Total Pageviews

Wednesday, 16 September 2015

IVF: Mild Milder Mildest

IVF in the initial days was done in the natural cycle, in other words no medicines were used to boost or prevent ovulation. As a result, the success in getting an egg and achieving a pregnancy was very inefficient. Louise Brown, world’s first IVF baby was conceived after a whopping 102 failed embryo transfers!

In the pursuit of better success, new drugs and protocols were developed so as to enable more number of eggs. To get more eggs, ovarian stimulation was warranted. To prevent premature ovulation required the use of GnRH analogue and antagonist injections.

Ovarian stimulation can get into trouble when the stimulation is too much. Unfortunately, it is not always possible to give the 'right' degree of stimulation. This is especially the case in ladies with PCOS as these women are at higher risk of developing the complication of Ovarian hyperstimulation syndrome or OHSS. The need to make IVF safer has over the years turned the clock back to natural or milder IVF. 

While natural IVF continues to be quite inefficient, Mild IVF can enable a middle path to achieve reasonable pregnancy rates at a cost effective price. Mild IVF is also of benefit to women with lower ovarian reserves who do not respond well to stimulation. In these women, a specially designed protocol using Clomiphene tablets and low doses of FSH/hMG injections. The eggs retrieved are fertilised and frozen. Multiple cycles are usually required to accumulate embryos which are then transferred to enable pregnancy.

It is therefore best to consult an IVF specialist to enable a treatment that is best suited to you that would enable you to achieve your dream in a safe and cost-effective manner. 


Monday, 31 August 2015

Poor ovarian response

When ovarian stimulation is commenced the aim is to get 10-12 follicles. As worrying as overstimulation, is the scenario when too few follicles grow in response to stimulation. The cut off that most doctors adhere to is 6 follicles. So when less than 6 follicles are present the response is said to be low.

When I counsel my patients facing this problem, the commonest questions asked are "Why?", "What are the implications?" and "Does this mean I cannot get pregnant?". Let me answer these one at a time. Please do feel free to write to me if you have any further queries.

Why?
The reasons of low response can be :
  • Insufficient dose of FSH/hMG
  • Ineffective Drug (Good quality injections need to be maintained at the right temperatures in order to work well)
  • Unresponsive ovary/Low reserve of eggs in ovary
What are the implications?
The implication of low number of follicles is the retrieval of lower number of eggs and this in turn means a lower number of embryos. On an average, eggs may be retrieved from 70% of follicles. In other words if there are 3 follicles the number of eggs may be only 2. Of these not all eggs may be mature (or usable for making embryos). The outcome would then be a low number of embryos or even no embryo. If there are no embryos there can be no pregnancy! 

Your doctor may advise you to either cancel the cycle in case of a poor response or try Intrauterine Insemination. This may prove to be more cost-effective than an IVF cycle as the success rates are bound to be low.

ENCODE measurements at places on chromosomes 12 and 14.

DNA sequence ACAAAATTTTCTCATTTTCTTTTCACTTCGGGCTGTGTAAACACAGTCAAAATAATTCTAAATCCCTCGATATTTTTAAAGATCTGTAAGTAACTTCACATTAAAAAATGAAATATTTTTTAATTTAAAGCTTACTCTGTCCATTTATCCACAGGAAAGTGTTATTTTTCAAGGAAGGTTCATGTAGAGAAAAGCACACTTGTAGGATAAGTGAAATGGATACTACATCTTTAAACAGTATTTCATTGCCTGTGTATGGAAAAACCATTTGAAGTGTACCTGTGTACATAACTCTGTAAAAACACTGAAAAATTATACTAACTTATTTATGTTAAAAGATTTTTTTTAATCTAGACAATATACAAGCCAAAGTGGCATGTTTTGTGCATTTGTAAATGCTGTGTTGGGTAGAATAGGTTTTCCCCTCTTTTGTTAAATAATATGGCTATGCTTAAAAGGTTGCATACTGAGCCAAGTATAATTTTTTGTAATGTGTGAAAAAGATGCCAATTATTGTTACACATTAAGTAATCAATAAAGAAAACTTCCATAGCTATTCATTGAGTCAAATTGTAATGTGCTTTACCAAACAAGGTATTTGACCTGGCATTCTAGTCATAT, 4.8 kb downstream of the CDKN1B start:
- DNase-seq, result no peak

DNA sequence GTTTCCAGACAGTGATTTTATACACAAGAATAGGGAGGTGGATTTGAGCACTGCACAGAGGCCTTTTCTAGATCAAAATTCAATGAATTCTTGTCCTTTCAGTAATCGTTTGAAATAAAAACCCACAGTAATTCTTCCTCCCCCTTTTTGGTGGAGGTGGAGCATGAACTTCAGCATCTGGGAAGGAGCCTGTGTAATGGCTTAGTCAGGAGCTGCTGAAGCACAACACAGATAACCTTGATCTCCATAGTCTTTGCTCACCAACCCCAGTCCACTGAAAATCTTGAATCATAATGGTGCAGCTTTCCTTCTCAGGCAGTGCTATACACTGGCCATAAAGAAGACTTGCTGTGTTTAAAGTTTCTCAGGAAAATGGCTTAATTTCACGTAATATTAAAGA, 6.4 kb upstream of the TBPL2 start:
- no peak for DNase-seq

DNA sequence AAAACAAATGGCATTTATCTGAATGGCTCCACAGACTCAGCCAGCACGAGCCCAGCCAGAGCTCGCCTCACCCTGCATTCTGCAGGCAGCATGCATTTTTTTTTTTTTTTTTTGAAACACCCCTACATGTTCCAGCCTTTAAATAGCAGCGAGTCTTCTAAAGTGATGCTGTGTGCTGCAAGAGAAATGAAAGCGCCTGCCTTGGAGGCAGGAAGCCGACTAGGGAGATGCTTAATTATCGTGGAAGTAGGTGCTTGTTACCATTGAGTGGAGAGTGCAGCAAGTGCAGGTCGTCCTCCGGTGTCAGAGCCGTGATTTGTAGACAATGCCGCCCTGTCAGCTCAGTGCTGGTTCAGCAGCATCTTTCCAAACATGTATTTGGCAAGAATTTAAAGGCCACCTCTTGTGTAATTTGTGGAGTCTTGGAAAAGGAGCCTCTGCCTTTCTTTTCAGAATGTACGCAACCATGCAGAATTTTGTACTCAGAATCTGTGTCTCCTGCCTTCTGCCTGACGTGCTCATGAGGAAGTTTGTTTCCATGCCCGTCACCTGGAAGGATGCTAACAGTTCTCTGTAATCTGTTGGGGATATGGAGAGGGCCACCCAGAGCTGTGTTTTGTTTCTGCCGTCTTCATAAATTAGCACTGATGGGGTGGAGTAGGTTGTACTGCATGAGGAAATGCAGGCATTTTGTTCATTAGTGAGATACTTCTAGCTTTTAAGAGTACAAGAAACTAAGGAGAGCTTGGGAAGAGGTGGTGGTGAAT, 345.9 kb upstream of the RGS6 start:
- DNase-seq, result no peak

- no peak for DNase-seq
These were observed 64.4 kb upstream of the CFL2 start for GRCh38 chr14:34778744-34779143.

Does that mean I cannot get pregnant?
The further course of action after the cycle with poor response depends on the cause. Treatment may be repeated using a higher dose of gonadotrophins or changing the drug. In case of low ovarian reserve being the reason for poor ovarian response, the situation becomes a little tricky. Treatment using drugs like DHEA and Arginine may be tried with variable success. The other option may be Minimal Stimulation IVF using Clomiphene to augment stimulation. The last resort would be Donor egg IVF.
The answer to this question is not easy but is certainly not a "No"!

Tuesday, 14 April 2015

Infrequent periods: causes and effects

After a long hiatus here I am again talking about a very common problem. Irregular and/or infrequent periods is frequently overlooked even if conception is on the cards! I see too many patients who approach me for fertility advice, sometimes a little too late. I attempt to provide a little insight on this topic.

The first question of course would be "why?" Menstruation follows a period of approximately 14 days after ovulation. The the simplest explanation of a delayed period (with the exception of pregnancy) is the delay or absence of ovulation. Thus an obvious next question is what causes the ovulation to get delayed? The reason may be a hormonal imbalance (as in Polycystic ovaries), a fault in the system that stimulates the ovaries or failure of ovaries due to a very low reserve of eggs. 

The next important issue is about the implications of infrequent or absent ovulation. Irregular ovulation will certainly lead to a delay in conception. Another impact would be on the lining of the Uterus - the endometrium which can become thick and unhealthy leading to irregular, heavy and prolonged bleeding. Women who have infrequent periods for a long time are also at risk of cancer of the endometrium. The stoppage of periods that occurs with the failure of ovaries leads to menopause. If this event happens prematurely this can affect the strength of the bones and lead to osteoporosis. 


In short, it is not okay to not have regular periods. Visit a doctor and if you are trying to conceive, see a reproductive endocrinologist or infertility specialist. The doctor can diagnose the reason for irregular cycles and advice on whether the couple need to undergo any treatment. The common advice given to ladies who are overweight and have Polycystic ovary disease will also be advised to lose weight through diet AND exercise. 

The bottom-line is that THERE IS ALWAYS A WAY!